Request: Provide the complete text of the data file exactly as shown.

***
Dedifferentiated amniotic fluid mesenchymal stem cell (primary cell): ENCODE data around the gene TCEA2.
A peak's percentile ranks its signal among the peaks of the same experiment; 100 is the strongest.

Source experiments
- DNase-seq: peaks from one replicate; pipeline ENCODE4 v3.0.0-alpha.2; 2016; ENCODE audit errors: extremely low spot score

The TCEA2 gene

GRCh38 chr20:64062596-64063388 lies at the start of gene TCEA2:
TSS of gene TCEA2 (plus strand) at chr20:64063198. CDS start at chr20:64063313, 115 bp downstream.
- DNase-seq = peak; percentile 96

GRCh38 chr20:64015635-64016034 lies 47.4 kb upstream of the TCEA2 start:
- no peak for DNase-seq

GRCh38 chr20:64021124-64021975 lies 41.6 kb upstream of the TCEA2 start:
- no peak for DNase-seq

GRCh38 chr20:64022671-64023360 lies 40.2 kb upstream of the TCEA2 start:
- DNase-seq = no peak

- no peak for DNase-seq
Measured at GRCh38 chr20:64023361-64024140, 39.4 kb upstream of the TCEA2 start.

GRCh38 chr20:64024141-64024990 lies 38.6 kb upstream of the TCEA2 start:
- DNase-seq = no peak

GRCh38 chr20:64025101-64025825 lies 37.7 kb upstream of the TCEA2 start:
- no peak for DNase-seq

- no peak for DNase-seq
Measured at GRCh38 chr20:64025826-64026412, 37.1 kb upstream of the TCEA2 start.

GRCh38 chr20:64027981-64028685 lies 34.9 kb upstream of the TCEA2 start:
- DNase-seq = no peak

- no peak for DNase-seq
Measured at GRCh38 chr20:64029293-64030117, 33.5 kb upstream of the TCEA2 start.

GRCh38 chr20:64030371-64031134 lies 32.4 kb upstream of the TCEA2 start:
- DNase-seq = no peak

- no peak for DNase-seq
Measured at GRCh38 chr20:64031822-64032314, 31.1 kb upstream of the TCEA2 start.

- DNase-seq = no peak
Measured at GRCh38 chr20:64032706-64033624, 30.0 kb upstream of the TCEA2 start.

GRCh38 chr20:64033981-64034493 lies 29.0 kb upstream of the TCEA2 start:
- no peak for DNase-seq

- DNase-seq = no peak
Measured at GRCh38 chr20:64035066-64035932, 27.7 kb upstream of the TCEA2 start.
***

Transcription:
Dedifferentiated amniotic fluid mesenchymal stem cell (primary cell): ENCODE data around the gene TCEA2.
A peak's percentile ranks its signal among the peaks of the same experiment; 100 is the strongest.

Source experiments
- DNase-seq: peaks from one replicate; pipeline ENCODE4 v3.0.0-alpha.2; 2016; ENCODE audit errors: extremely low spot score

The TCEA2 gene

GRCh38 chr20:64062596-64063388 lies at the start of gene TCEA2:
TSS of gene TCEA2 (plus strand) at chr20:64063198. CDS start at chr20:64063313, 115 bp downstream.
- DNase-seq = peak; percentile 96

GRCh38 chr20:64015635-64016034 lies 47.4 kb upstream of the TCEA2 start:
- no peak for DNase-seq

GRCh38 chr20:64021124-64021975 lies 41.6 kb upstream of the TCEA2 start:
- no peak for DNase-seq

GRCh38 chr20:64022671-64023360 lies 40.2 kb upstream of the TCEA2 start:
- DNase-seq = no peak

- no peak for DNase-seq
Measured at GRCh38 chr20:64023361-64024140, 39.4 kb upstream of the TCEA2 start.

GRCh38 chr20:64024141-64024990 lies 38.6 kb upstream of the TCEA2 start:
- DNase-seq = no peak

GRCh38 chr20:64025101-64025825 lies 37.7 kb upstream of the TCEA2 start:
- no peak for DNase-seq

- no peak for DNase-seq
Measured at GRCh38 chr20:64025826-64026412, 37.1 kb upstream of the TCEA2 start.

GRCh38 chr20:64027981-64028685 lies 34.9 kb upstream of the TCEA2 start:
- DNase-seq = no peak

- no peak for DNase-seq
Measured at GRCh38 chr20:64029293-64030117, 33.5 kb upstream of the TCEA2 start.

GRCh38 chr20:64030371-64031134 lies 32.4 kb upstream of the TCEA2 start:
- DNase-seq = no peak

- no peak for DNase-seq
Measured at GRCh38 chr20:64031822-64032314, 31.1 kb upstream of the TCEA2 start.

- DNase-seq = no peak
Measured at GRCh38 chr20:64032706-64033624, 30.0 kb upstream of the TCEA2 start.

GRCh38 chr20:64033981-64034493 lies 29.0 kb upstream of the TCEA2 start:
- no peak for DNase-seq

- DNase-seq = no peak
Measured at GRCh38 chr20:64035066-64035932, 27.7 kb upstream of the TCEA2 start.